What’s hotel management and what’s not (despite appearances)?
Much has been written about hotel management contracts, their legal nature and their place within the different contractual arrangements available under Spanish law. Nevertheless, in our professional lives we too often encounter contracts that include clauses or use descriptions or definitions that collide head-on with how those contracts should actually be framed.
No express provision is made for hotel management contracts in the Spanish Civil Code or Code of Commerce. They are therefore “atypical” contracts, which is the primary reason for ensuring that their drafting correctly covers the full extent of the relations between the parties, the conditions governing mutual obligations and grounds for early termination, etc. And also because there is no single “school of thought” for this type of contract. The proliferation of hotel chains means that each management entity applies its own experience, guidelines and instructions. Thus, in our day-to-day experience, and depending on the profile of the management entity and the hotel owner, there are many alternatives and variables to be considered when drafting the different clauses making up a contract like this. In short, hotel management contracts are unregulated and moreover, in practice, are not governed by their own body of principles serving as a reference point or standard model.
In view of the diversity described above, there is a need for uniformity that should not be questioned. What I am referring to here is the legal nature of these contracts and, in consequence, their non-inclusion within other contractual arrangements which, despite sharing one or two common traits, are not the same as or identical or equivalent to hotel management contracts.
There is a need to take steps to ensure that the drafting of hotel management contracts reflects their true legal nature, even though their legal nature is not established by law, as we have seen. This demand for identity is closely linked to the history and traditions of the sector, to the economic and strategic motives of management entities and hotel owners, and to the meeting of their mutual interests in order to conclude such a contract. In short, it is simply a question of remembering what lies at the heart of this contract: the owner of a hotel business asks an expert professional to, in the former’s name and for its account, manage the hotel in accordance with the latter’s judgment and discretion (thus applying the management entity’s experience and knowledge), in exchange for remuneration which is normally calculated on the basis of or benchmarked to the income and results of the hotel establishment.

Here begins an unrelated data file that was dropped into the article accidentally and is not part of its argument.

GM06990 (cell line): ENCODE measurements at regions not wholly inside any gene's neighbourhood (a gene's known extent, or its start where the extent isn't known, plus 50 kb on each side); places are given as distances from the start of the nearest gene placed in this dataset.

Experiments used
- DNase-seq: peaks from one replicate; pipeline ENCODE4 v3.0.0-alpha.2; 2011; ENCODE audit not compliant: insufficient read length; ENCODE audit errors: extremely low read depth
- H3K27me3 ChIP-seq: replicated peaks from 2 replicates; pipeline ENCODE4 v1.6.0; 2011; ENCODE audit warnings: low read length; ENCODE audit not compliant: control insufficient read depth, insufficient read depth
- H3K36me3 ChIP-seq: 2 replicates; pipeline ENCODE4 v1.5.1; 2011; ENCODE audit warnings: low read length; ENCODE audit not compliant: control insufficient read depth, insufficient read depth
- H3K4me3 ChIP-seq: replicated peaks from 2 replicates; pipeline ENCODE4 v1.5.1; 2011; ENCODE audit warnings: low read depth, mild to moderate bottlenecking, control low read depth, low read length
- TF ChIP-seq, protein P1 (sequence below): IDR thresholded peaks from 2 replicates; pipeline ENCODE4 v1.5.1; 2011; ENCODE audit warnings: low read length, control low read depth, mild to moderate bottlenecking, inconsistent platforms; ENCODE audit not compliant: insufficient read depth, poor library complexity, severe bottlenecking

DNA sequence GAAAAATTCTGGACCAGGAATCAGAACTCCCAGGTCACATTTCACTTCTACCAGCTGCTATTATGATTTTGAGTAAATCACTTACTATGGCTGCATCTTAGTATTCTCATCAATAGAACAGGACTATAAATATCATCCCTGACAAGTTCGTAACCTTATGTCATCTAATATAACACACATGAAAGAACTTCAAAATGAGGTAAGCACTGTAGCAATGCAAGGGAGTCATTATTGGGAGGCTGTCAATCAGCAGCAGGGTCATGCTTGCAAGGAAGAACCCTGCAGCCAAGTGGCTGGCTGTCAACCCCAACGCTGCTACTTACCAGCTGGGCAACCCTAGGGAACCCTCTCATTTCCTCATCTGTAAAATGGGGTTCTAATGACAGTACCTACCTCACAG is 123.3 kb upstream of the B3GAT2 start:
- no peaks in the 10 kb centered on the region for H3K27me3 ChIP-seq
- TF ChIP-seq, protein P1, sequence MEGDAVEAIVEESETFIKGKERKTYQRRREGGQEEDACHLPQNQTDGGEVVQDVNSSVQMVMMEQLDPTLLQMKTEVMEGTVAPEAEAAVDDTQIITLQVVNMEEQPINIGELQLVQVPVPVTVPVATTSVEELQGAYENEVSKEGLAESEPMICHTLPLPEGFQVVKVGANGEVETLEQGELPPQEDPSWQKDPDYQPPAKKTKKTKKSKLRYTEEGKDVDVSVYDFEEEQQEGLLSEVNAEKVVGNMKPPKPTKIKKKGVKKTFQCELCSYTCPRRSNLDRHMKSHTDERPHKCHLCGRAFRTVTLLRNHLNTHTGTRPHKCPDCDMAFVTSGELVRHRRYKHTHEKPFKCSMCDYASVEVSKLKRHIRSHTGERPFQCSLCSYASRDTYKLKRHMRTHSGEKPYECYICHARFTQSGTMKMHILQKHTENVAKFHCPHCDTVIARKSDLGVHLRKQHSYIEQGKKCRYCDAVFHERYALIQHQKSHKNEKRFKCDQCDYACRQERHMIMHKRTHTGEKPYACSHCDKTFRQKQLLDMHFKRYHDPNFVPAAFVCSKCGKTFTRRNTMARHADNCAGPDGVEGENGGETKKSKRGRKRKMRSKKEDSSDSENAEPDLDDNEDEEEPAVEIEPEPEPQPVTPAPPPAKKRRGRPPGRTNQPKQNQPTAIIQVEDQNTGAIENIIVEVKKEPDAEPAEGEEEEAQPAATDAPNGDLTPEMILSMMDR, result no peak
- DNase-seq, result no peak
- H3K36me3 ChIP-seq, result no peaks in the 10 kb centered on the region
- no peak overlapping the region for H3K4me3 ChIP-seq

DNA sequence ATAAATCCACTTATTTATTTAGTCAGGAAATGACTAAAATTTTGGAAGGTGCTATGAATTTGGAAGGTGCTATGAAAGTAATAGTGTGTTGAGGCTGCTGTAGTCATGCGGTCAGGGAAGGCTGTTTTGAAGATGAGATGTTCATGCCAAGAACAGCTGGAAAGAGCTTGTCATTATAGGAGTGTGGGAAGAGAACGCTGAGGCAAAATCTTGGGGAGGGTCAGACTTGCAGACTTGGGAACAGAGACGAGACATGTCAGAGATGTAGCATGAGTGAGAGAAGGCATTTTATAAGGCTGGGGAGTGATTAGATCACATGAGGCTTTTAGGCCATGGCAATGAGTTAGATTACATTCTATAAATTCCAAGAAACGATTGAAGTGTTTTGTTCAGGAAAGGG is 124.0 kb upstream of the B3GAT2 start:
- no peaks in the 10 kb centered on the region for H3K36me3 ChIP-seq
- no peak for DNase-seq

In order to clarify all of this, it is perhaps worth having recourse to the classical ontological method of the description or statement of “what something is” by reference to “what it is not”. We have seen in (very) basic terms what a hotel management contract involves. Now, to help determine its identity, let us contrast it with contracts which, although similar, are not the same or do not fit in the same category.
Thus, hotel management contracts are not corporate contracts since, although both parties have a common interest in the same business, only one of them (the owner of the hotel business) assumes the risks and benefits of the contract and at no time shares ownership of the business with the other party. Nor are hotel management contracts joint venture contracts because the profits of the business are not shared, although the remuneration of the hotel management entity is benchmarked to the results of the hotel. They are not the same as contracts of mandate or commission, either, as these usually relate to specific acts rather than a continuous activity; the hotel management entity carries out its activity in accordance with its own criteria and the standards of its own chain, applying its own intangible assets (mainly its know-how), not, as in the case of a straightforward mandate, in accordance with the instructions or rules of the principal. And of course, a hotel management contract is not a lease of a hotel (either of the hotel building or the hotel industry), since the management entity does not assume ownership of the hotel business or, therefore, possession of the hotel, and above all because it is the hotelier (that is, the owner of the hotel) who remains the owner of the operational income and expenditure (of the profits or losses), not the management entity.
It is very important that the hotel management contract is consistent with and does not contradict its legal identity, as otherwise confusion might arise or grow as to the rights and obligations of the parties, leading to conflict between them.
José Manuel Cardona, partner at Tax department of Garrigues in Palma.